It used to take months. Now it takes seven hours.

Coastal Source, headquartered in Marathon, makes use of a professional 3D printer to develop new products such as lighting and stereo speakers. On Dec. 7, the 4-foot by 2-foot by 2-foot 3D machine painstakingly printed — layer by layer — the housing for a new light. The machine is fed from a reel of raw material plastic that looks like wire.

“Being able to see and hear speeds up the process of developing a prototype,” said Franco D’Ascanio Senior. “Even though we sketch these out on paper, and then transform them into CAD drawings, the size and function can still be a surprise.”

For example, it helps to have a physical object to examine to determine whether or not apertures are large enough or too large for wiring. Or whether it’s the right proportional size to accommodate the LED lighting.

Sean Snowden has been with Coastal Source since the beginning and is an industrial engineer with a degree from University of Florida.

“Before, we would design a prototype and send it off to a manufacturer to replicate in cheap metal. Then we would wait one to two months to receive it, tweak the design again, and then wait another two months,” said Sean Snowden, an industrial engineer. “It could take up to a year to develop a product before it was ready for production in long-lasting materials.”

Coastal Source is D’Ascanio’s baby. The company was imagined in the early 2000s. By 2010, it had production facilities and a product line, starting with outdoor speakers. In 2020, the company has 1,000 dealers all across the U.S. handling high-end installations of lighting and speakers at elegant, (mostly) waterfront residences as well as commercial projects such as “a large theme park in Central Florida.”

The company’s genesis is creating products that can stand up to — or as the company’s tag line says, “defy” — the elements. While living in paradise is easy, the climate is not so kind to outdoor accessories. Coastal Source replaces those shabby outdoor lights, with peeling veneers, with something that is sleek and virtually indestructible. Much of the development and testing is performed in the Keys, although there’s another facility in northern climes that researches the stresses of cold weather on its products, too. The Marathon location of Coastal Source has five employees, while the New Jersey manufacturing plant has 30.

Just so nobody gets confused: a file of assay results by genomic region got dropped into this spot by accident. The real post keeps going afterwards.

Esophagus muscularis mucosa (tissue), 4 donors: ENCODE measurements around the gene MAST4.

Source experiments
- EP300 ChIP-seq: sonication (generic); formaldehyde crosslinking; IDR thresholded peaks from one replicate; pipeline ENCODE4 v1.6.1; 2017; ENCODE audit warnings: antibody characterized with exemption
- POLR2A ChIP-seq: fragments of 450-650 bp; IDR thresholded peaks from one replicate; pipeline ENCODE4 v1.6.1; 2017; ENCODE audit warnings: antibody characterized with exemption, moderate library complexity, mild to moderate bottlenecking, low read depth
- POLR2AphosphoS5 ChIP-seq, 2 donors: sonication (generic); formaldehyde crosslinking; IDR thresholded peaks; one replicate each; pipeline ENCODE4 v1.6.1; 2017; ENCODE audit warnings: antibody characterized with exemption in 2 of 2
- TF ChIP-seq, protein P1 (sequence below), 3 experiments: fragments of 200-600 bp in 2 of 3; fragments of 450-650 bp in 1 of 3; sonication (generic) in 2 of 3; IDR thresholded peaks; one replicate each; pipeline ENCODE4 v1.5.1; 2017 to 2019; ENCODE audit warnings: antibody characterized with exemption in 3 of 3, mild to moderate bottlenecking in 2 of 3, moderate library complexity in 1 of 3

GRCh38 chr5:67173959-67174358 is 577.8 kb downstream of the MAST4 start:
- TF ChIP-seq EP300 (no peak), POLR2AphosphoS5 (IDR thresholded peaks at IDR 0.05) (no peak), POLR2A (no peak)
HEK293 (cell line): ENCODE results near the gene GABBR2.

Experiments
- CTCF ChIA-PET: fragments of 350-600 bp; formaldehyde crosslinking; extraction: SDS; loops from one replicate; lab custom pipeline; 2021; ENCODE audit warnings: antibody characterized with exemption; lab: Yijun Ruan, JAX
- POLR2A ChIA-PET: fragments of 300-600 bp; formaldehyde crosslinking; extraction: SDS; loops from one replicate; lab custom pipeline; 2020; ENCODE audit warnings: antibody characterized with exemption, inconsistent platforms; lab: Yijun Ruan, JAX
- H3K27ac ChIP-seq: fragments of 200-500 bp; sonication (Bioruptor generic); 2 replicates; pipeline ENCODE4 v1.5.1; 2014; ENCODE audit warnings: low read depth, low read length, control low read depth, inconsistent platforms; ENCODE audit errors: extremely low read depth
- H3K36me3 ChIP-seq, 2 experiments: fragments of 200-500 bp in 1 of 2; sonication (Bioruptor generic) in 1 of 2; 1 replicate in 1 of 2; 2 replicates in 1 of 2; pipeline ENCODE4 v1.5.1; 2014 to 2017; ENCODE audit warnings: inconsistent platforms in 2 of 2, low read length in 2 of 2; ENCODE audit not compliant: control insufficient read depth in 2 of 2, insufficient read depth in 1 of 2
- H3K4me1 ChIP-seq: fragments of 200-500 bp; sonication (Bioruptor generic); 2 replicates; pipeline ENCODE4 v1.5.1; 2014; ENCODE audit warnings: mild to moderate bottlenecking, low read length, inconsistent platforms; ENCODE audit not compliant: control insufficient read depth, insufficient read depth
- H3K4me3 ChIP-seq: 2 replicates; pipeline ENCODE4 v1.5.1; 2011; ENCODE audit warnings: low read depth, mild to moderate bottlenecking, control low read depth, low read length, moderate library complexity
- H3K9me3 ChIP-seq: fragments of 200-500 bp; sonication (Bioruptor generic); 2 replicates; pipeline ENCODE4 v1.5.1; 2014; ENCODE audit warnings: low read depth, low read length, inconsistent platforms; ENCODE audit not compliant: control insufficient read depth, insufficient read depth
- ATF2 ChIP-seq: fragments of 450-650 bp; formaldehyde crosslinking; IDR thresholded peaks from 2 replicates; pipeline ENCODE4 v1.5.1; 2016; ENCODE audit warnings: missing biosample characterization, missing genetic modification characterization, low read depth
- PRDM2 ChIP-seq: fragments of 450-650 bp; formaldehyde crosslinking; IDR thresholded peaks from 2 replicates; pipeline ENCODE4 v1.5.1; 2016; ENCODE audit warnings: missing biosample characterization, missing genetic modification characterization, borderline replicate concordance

Franco D’Ascanio Sr. manipulates switches to test the sound of the latest generation of speakers.

Ashley Pritchett collects the data from the Coastal Source product testing and distills it to manageable bites to be shared with the team and dealers. She also researches the market and reports back.

Coastal Source sound systems have an ingenious plug-and-play cable system that is compatible with the outdoor applications (sealing out rain and dirt), but also makes it easy to expand the number of speakers, for example, without rewiring the entire ensemble.

Joe Stayduhar works on the sound side of the business.

“We test these speakers outdoors so that we can get a true reading of how they will sound on a patio. It just doesn’t sound the same indoors.”

What’s next for Coastal Source? Well, not to make it sound too sci-fi, it could be about “controlling the weather.”

Joe Stayduhar checks sound quality.

“It’s wonderful to have an outdoor speaker system, but if it’s too hot you’re going to turn on the sound system in your living room,” said D’Ascanio. “So, I think some type of climate control will be our next area of interest.”

D’Ascanio is proud of the company’s domination of the niche market and the R&D done in the Keys.

“We’re able to leverage our love of living here with the demand of a large market for our products,” he said.

More information about Coastal Source is at

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